Although we think about heart disease as a threat when we get older, it is something we should be preventing far in advance. The first step is understanding what heart disease is;
A group of conditions that affect the heart and blood vessels, most commonly resulting in a heart attack or stroke caused by high blood pressure, inflammation, and plaques…
But what causes these conditions? Will you feel symptoms?
Let’s focus on essential hypertension, which is high blood pressure that has no clearly identifiable cause, other than:
During the year 2015, the prevalence of hypertension among ages 40–59 was 33.2%; and age 60 and over, 63.1%.
High Blood Pressure (hypertension), also coined “The Silent Killer”; you may not associate any noticeable symptoms with high blood pressure, but the damage and risk should not go unchecked. High blood pressure is exactly how it sounds: increased fluid (blood) pressure on the blood vessels of the arterial walls. Hypertension can result in:
When blood supply is blocked, oxygen is blocked, and without oxygen, those cells quickly begin to die causing severe damage or death.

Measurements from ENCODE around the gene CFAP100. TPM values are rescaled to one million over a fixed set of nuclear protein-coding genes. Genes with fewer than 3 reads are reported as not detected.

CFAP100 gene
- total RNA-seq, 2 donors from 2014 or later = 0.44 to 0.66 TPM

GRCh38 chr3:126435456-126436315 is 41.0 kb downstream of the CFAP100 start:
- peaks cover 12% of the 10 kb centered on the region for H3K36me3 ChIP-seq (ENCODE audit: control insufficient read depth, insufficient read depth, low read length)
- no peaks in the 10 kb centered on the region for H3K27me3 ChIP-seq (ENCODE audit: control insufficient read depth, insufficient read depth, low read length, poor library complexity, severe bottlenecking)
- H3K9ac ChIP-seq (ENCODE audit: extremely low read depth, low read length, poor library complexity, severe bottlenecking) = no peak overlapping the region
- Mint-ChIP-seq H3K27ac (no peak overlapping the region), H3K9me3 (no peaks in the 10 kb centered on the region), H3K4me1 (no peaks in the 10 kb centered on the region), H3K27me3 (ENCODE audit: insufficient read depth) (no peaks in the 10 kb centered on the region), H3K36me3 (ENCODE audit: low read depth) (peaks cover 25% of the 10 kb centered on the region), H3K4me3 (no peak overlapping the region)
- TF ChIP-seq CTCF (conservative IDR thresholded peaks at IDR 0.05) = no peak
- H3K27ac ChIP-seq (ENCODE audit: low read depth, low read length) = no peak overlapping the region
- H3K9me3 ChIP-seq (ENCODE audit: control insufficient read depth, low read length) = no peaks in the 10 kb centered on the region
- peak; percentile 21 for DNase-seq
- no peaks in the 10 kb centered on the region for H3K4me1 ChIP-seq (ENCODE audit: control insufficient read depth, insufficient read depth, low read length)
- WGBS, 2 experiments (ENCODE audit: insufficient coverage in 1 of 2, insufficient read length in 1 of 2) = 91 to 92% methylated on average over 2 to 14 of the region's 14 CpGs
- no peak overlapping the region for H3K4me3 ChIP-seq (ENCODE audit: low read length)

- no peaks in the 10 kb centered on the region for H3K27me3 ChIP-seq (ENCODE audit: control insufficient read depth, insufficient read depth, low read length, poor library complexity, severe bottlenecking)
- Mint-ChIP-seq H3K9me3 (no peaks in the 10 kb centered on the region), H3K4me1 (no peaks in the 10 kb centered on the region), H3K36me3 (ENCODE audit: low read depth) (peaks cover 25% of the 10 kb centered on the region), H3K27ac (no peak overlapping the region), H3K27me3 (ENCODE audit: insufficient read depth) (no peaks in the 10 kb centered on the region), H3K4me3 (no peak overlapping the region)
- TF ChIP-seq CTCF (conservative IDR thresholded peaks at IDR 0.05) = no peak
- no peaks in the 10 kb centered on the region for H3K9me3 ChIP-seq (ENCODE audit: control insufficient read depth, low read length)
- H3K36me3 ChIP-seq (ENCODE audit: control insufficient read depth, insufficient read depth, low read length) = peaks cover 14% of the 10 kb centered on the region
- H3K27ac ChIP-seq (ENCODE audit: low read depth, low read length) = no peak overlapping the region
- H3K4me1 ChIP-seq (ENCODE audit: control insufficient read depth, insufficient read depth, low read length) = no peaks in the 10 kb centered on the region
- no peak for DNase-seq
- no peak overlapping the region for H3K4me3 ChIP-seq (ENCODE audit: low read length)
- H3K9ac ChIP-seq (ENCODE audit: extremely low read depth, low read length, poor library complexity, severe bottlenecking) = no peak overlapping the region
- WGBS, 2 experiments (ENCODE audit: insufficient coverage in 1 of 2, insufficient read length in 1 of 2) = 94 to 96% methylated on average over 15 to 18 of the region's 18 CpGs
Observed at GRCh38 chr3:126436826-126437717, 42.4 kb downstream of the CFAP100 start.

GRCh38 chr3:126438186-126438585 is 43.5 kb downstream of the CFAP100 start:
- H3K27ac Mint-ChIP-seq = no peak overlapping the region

Here is the good news, essential hypertension can be greatly controlled with nutrition and lifestyle!
By decreasing sodium to under 2300 mg per day (equal to 1 teaspoon) you may very likely decrease your blood pressure. If you are thinking – “but I don’t salt my food”, you may still be consuming too much sodium. Sodium is typically high in foods that are packaged, canned, frozen, in addition to convenience foods, sauces, dressings, soups, meats, dairy, and almost always restaurant items. When you can, check your labels! Any meal that is over 500mg of sodium is considered a high sodium meal.
The best thing you can do to combat too much sodium intake is to eat fresh, whole foods that are unprocessed.
Thankfully the inverse is also true, losing even 10 pounds can lower your blood pressure—and losing weight has the biggest effect on those who are overweight and already have hypertension.
Stress management is important for heart health for multiple reasons, specifically for high blood pressure due to our body’s stress response.
The good news – lifestyle changes are promising for managing essential hypertension! If you have questions or are ready to embrace healthy lifestyle choices to reduce the risk of heart disease, reach out to a dietitian for help with meal planning, education, and accountability. You and your heart deserve it!